Sects in Kamma Community- Part II –  Based on Marriage Rituals, Lifestyle, and Traditions!

In the previous post, we looked at how Kammas are classified based on their economic standing and financial strength. Let us now examine how they differ in terms of lifestyle, marital customs, and traditions.

According to the British census of 1981, there are about nine types of kammas: Pedda Kamma, Godachatu Kamma, Illuvellani Kamm, Bangaru Kamma, Vaduga Kamma, Kavali Kamma, Gandikota Kamma, Gampa Kamma, and Macha Kamma. Nonetheless, the latter two groups no longer exist. The census also demonstrated that not all categories have an equal geographic spread, and one group is primarily confined to one  place. Bangaru Kamma, for example, was discovered in North Arcot (Tamilnadu) and Vaduga Kamma in the Coimbatore region (Tamilnadu). The first three sections were mostly found in the districts of Krishna, Guntur, and Anantapuram.

Gampa Kammas: Historians believe this classification arose from a marriage ritual in which the bride is carried to the dais in a basket (gampa). As a result, the term ‘Gampa Kammas’ was coined. Another interpretation is that Gampa Kammas are China Kammas and Goda Chatu Kammas are Pedda Kammas.

Goda Chatu Kammas: ‘Chatu’ means “a place to hide”. Though the specific origin of this name is unknown, historians believe that kammas who did not expose their ladies and obeyed the gosha system were given this name.

Illu vellani (Illu Vedalani) Kammas: The word refers to Kamma ladies who were not accustomed to going out or to the fields. Technically, both Goda Chatu Kammas and Illu Vellani Kammas appear to be Pedda Kammas because their living practises reflect Pedda Kammas’ lifestyle.

The Telugu word “paita” is derived from “Payi-eda,” which signifies the upper region of the chest. It is also known as Edama Paita Kamma or Kudi Paita Kamma. Over time, the area of the saree used to cover the “pai-eda” has come to be known as the “paita” or “paita-kongu.” The term “Kudi Paita Kamma” was used to refer to Kammas who had developed the practise of placing this paita-kongu on the right side of their upper chest, while the term “Edama-Paita Kamma” was used for those who positioned it on the left.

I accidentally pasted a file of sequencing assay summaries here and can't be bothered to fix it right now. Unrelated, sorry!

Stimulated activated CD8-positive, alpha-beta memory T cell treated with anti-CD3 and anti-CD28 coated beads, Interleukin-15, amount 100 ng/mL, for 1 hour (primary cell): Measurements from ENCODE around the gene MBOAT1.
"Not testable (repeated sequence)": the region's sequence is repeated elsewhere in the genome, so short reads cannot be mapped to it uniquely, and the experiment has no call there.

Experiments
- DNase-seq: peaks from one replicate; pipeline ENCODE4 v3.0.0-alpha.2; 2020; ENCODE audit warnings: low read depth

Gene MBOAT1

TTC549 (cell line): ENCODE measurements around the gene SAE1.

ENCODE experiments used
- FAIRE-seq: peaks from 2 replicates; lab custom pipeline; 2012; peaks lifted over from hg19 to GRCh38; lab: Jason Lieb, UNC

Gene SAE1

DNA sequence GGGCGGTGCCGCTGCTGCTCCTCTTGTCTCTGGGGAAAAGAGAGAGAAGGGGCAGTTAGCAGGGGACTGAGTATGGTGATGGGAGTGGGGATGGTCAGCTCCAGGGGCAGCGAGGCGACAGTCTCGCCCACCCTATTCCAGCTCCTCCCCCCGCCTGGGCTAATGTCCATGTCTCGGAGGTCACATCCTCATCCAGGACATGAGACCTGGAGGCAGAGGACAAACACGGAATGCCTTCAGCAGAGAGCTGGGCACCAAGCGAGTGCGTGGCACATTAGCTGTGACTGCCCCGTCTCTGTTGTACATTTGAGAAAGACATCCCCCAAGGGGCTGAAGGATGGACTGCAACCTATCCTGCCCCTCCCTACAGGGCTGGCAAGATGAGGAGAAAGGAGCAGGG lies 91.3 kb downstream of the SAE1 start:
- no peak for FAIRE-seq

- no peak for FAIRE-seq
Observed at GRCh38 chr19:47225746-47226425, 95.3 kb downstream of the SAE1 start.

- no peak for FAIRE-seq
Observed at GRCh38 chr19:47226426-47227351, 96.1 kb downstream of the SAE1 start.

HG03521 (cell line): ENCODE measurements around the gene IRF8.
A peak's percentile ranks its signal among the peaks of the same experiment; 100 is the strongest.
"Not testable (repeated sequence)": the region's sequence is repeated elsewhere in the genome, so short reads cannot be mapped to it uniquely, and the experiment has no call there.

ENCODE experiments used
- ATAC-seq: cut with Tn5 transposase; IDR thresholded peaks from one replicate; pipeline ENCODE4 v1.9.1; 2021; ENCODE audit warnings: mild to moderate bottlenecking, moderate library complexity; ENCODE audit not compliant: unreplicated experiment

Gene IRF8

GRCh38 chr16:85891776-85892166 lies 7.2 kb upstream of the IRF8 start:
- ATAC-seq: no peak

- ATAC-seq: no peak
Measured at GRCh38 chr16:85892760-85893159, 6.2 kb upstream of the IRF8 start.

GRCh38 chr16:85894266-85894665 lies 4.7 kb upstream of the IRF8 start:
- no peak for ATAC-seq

Furthermore, certain sects were divided based on their water-carrying customs. Districts in Godavari were a popular place to see this segmentation. In the past, water was commonly available in villages by canals, tanks, or pumps. The term “Kavidi Kammas” refers to Kammas who used to transport water in pots on either side of a specifically formed piece of wood (stick) known as a “Kavidi.” There were also Gudas, Eredis, Uggams, and Rachas sects in this group. Eredis used to transport water on a pack bullock, Uggams carried pots in their hands, and racha kammas required two people to transport a single pot. There were also kammas who carried pots on their shoulders or in the water.

The name Vaduga Kammas was primarily found in Tamilnadu, and Vadugu means Telugu. Most likely, the Kammas who migrated to Tamilnadu and made it their home were given this name by Tamils. The Bangaru Kammas were individuals who adorned their noses with gold.

These divisions in the community existed centuries ago, and marriages between these groups were likewise forbidden. For instance, Pedda Kammas used to get married to each other and opposed having their kids delivered to Chinna Kammas households. However, these distinctions are not readily apparent in contemporary Kamma society. Regardless of their sub-sects, marriages between Kammas have been widespread in recent years.  

The sole purpose of these articles, which are being provided by the team, is to inform readers about how our ancestors lived many decades or centuries ago and how we evolved. Continue reading and feel free to offer feedback on the material.

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